After that, you should also consider whether this position could act as a stepping stone to an ultimate goal.
    Ask yourself if what you will learn on this job and the job’s responsibilities will be positive additions to your resume and skill set.
    Finally, you need to trust your feelings when it comes to the “vibe” you get from the company and the people you have met.
    If you have been honest with yourself during this assessment and you decide to take the job, you may find that it ends up to be much more “perfect” than you originally thought.
    • That being said, the keyword is trust your gut. Sometimes, we all jump into something for the fear of not having something “more stable” especially for those working on a contractual basis.
      However, the beauty of contracting is, you are not sucked into the underlying dysfunctional dynamics that may or may not be going on within the company with the Full-Time employees.
      That in and of itself is a liberating feeling. You get a chance to see what the company would be like to work for if you were a permanent employee and the company gets to see if you are a good fit for them in the long-term as well.
      Sometimes, it’s not the perfect job, but there is beauty to it.

Here is an advice from a Certified Career Management Coach:

My advice would be don’t allow perfection to get in the way of progress. Yes, it’s important to think carefully before making a decision, but sometimes over analysis can lead to paralysis.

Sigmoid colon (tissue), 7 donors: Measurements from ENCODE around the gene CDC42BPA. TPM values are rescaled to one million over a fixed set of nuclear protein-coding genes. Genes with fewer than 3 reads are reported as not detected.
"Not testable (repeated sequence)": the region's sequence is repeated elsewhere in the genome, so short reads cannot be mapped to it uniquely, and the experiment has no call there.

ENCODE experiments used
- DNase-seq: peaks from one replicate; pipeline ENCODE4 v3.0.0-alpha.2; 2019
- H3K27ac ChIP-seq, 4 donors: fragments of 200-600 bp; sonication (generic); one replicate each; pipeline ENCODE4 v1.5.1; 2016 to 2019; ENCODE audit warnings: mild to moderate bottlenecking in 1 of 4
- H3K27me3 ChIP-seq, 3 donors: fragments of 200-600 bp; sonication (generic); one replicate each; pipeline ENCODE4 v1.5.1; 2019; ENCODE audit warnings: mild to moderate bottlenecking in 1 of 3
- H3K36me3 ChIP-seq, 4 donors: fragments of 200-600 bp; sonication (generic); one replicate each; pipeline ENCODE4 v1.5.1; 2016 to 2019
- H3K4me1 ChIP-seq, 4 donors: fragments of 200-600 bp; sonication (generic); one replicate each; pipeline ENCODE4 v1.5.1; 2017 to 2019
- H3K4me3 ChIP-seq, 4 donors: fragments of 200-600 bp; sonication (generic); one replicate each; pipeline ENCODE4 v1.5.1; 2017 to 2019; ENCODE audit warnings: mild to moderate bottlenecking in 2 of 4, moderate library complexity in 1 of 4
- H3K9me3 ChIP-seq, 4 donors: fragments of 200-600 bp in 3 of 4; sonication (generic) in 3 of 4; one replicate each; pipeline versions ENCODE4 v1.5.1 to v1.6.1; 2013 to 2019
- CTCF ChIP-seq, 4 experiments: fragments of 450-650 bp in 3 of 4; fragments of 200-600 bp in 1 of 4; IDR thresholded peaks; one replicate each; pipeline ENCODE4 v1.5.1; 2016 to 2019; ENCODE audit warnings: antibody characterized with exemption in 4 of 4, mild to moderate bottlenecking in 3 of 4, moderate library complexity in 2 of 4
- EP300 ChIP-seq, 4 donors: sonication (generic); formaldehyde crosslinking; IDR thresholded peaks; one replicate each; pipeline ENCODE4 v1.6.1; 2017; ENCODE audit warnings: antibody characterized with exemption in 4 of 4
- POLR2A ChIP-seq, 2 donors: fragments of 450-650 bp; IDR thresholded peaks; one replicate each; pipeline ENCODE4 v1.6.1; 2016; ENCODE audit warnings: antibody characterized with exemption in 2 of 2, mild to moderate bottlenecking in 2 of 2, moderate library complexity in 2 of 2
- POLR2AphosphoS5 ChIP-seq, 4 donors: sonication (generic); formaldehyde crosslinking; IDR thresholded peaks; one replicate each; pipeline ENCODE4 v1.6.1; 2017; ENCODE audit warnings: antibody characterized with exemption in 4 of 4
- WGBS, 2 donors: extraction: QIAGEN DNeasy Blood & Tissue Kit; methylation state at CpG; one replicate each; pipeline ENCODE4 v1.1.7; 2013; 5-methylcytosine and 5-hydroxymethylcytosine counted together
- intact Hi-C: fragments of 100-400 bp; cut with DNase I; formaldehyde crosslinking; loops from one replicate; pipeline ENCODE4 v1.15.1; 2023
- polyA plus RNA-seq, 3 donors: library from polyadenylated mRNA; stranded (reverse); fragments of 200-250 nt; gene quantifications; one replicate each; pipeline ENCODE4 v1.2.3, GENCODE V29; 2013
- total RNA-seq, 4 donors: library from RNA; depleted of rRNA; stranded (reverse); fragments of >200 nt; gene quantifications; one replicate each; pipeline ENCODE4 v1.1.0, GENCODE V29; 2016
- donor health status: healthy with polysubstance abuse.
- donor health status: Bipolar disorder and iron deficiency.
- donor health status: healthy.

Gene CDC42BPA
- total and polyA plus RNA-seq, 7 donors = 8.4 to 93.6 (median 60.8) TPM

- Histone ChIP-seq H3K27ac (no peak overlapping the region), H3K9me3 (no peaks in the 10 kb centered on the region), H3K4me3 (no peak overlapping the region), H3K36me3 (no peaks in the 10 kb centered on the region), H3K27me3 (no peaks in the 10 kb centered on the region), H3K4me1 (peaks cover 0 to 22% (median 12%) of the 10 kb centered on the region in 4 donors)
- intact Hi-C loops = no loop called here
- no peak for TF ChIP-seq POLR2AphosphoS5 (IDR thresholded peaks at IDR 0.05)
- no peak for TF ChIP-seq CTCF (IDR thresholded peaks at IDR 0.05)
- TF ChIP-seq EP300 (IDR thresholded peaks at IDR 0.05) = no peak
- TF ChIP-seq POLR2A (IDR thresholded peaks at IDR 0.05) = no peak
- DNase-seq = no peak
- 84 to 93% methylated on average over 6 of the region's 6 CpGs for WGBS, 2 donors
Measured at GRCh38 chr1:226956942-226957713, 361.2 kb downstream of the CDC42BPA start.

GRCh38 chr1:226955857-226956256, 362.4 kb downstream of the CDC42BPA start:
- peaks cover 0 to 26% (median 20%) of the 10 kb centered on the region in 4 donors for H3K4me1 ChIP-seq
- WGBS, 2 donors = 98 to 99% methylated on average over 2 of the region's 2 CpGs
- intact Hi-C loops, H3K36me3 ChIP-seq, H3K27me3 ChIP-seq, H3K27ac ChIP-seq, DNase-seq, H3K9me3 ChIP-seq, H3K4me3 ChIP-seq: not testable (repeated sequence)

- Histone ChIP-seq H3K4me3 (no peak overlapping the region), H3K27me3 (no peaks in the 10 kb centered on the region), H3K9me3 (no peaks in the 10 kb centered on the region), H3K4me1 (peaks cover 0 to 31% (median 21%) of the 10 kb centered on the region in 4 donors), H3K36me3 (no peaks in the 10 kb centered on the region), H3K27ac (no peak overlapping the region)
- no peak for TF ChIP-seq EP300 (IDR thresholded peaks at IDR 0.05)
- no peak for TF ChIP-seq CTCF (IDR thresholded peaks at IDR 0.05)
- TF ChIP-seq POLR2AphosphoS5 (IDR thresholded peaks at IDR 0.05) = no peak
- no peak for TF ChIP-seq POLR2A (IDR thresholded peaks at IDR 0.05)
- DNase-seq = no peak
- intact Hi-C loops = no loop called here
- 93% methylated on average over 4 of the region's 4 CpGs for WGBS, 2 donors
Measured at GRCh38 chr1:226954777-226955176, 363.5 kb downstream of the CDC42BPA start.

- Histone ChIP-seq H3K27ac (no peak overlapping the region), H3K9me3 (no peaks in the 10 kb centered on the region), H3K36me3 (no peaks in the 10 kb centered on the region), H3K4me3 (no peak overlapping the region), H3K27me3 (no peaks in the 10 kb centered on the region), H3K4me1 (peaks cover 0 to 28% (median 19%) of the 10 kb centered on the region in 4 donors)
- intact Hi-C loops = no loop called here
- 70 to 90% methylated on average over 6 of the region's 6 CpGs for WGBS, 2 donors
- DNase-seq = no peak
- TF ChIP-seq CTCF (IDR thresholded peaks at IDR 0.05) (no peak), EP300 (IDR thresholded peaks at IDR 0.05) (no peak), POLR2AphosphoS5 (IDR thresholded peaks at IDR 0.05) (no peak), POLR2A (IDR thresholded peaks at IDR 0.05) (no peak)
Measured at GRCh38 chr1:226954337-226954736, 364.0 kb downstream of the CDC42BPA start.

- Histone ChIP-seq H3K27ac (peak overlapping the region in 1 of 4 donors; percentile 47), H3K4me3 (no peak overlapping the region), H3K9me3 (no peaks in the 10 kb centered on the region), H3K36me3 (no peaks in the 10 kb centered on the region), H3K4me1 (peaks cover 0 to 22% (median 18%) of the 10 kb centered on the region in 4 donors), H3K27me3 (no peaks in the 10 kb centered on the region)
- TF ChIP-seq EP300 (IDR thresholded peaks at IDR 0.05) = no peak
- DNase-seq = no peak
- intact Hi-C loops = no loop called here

There is some degree of trepidation when someone accepts a job offer because they don’t know what they are getting into. That’s the reason it’s important to ‘Know your non-negotiables’ as Lindsey Pollak suggests.
Have a baseline of what tradeoffs might be, then use a T-Chart to help you weigh the pros and cons. Make your decision according to where the balance is heavily tilting.

The candidate may also want to consider the following:


> Is this ‘not-so-perfect-job’ coming after an extensive, unproductive job search, dwindling funds and increasing debt?
> Will the job provide an opportunity for growth? Sometimes taking a side-way step can lead to climbing the career ladder.
> Are there new skills I could learn in this role that could benefit me in the long term?
> What’s the worst that could happen if I accept (or don’t accept) it?

Hope those pointers will help those who are sitting on the fence of indecision.


While no job is perfect, we should enjoy the ride and build up our experience to get a next better job which we aim to achieve. Rome isn’t built in just one day. The employee and employer would have to be compatible to make a good team and relationship to build up the business.

While you take your chance and shoot your best shot at whatever life throws at you, you may find the job enjoyable and can find ways to expand to your dream job. Take a job and improve it!